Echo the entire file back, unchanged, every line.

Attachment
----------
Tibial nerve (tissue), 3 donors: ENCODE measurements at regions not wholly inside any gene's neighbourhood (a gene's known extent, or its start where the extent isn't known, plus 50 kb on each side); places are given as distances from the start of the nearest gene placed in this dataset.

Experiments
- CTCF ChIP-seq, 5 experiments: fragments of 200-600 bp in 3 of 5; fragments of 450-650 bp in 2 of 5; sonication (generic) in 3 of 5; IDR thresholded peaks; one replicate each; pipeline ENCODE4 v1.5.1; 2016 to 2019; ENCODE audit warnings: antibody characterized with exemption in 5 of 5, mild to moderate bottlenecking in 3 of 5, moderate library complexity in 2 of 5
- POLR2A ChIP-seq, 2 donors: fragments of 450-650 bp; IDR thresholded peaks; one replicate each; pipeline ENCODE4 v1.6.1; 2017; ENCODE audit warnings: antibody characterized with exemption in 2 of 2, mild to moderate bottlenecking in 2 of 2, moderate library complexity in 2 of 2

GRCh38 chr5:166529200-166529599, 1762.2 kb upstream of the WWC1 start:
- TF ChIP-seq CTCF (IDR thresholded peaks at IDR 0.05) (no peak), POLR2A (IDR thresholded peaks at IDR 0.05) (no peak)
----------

Tibial nerve (tissue), 3 donors: ENCODE measurements at regions not wholly inside any gene's neighbourhood (a gene's known extent, or its start where the extent isn't known, plus 50 kb on each side); places are given as distances from the start of the nearest gene placed in this dataset.

Experiments
- CTCF ChIP-seq, 5 experiments: fragments of 200-600 bp in 3 of 5; fragments of 450-650 bp in 2 of 5; sonication (generic) in 3 of 5; IDR thresholded peaks; one replicate each; pipeline ENCODE4 v1.5.1; 2016 to 2019; ENCODE audit warnings: antibody characterized with exemption in 5 of 5, mild to moderate bottlenecking in 3 of 5, moderate library complexity in 2 of 5
- POLR2A ChIP-seq, 2 donors: fragments of 450-650 bp; IDR thresholded peaks; one replicate each; pipeline ENCODE4 v1.6.1; 2017; ENCODE audit warnings: antibody characterized with exemption in 2 of 2, mild to moderate bottlenecking in 2 of 2, moderate library complexity in 2 of 2

GRCh38 chr5:166529200-166529599, 1762.2 kb upstream of the WWC1 start:
- TF ChIP-seq CTCF (IDR thresholded peaks at IDR 0.05) (no peak), POLR2A (IDR thresholded peaks at IDR 0.05) (no peak)